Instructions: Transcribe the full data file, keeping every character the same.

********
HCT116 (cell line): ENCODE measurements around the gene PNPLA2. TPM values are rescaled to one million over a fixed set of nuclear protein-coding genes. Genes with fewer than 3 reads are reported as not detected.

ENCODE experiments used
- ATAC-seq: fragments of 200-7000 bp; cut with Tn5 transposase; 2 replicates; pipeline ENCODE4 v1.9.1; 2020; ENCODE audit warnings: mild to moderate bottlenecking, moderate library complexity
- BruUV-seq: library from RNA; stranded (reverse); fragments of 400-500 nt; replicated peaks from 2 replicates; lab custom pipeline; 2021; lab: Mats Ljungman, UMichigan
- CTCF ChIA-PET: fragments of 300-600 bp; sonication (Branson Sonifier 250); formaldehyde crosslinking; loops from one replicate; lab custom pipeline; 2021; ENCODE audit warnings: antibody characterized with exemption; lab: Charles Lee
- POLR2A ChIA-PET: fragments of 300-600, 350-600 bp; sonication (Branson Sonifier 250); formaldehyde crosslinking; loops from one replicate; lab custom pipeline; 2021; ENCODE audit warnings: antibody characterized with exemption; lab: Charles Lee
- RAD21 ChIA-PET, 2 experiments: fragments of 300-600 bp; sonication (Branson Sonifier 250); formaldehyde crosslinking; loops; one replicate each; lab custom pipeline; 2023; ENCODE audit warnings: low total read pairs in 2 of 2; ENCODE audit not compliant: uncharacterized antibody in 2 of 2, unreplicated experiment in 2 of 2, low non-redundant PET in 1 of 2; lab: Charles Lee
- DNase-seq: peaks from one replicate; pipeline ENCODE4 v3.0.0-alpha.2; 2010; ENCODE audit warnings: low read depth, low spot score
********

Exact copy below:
HCT116 (cell line): ENCODE measurements around the gene PNPLA2. TPM values are rescaled to one million over a fixed set of nuclear protein-coding genes. Genes with fewer than 3 reads are reported as not detected.

ENCODE experiments used
- ATAC-seq: fragments of 200-7000 bp; cut with Tn5 transposase; 2 replicates; pipeline ENCODE4 v1.9.1; 2020; ENCODE audit warnings: mild to moderate bottlenecking, moderate library complexity
- BruUV-seq: library from RNA; stranded (reverse); fragments of 400-500 nt; replicated peaks from 2 replicates; lab custom pipeline; 2021; lab: Mats Ljungman, UMichigan
- CTCF ChIA-PET: fragments of 300-600 bp; sonication (Branson Sonifier 250); formaldehyde crosslinking; loops from one replicate; lab custom pipeline; 2021; ENCODE audit warnings: antibody characterized with exemption; lab: Charles Lee
- POLR2A ChIA-PET: fragments of 300-600, 350-600 bp; sonication (Branson Sonifier 250); formaldehyde crosslinking; loops from one replicate; lab custom pipeline; 2021; ENCODE audit warnings: antibody characterized with exemption; lab: Charles Lee
- RAD21 ChIA-PET, 2 experiments: fragments of 300-600 bp; sonication (Branson Sonifier 250); formaldehyde crosslinking; loops; one replicate each; lab custom pipeline; 2023; ENCODE audit warnings: low total read pairs in 2 of 2; ENCODE audit not compliant: uncharacterized antibody in 2 of 2, unreplicated experiment in 2 of 2, low non-redundant PET in 1 of 2; lab: Charles Lee
- DNase-seq: peaks from one replicate; pipeline ENCODE4 v3.0.0-alpha.2; 2010; ENCODE audit warnings: low read depth, low spot score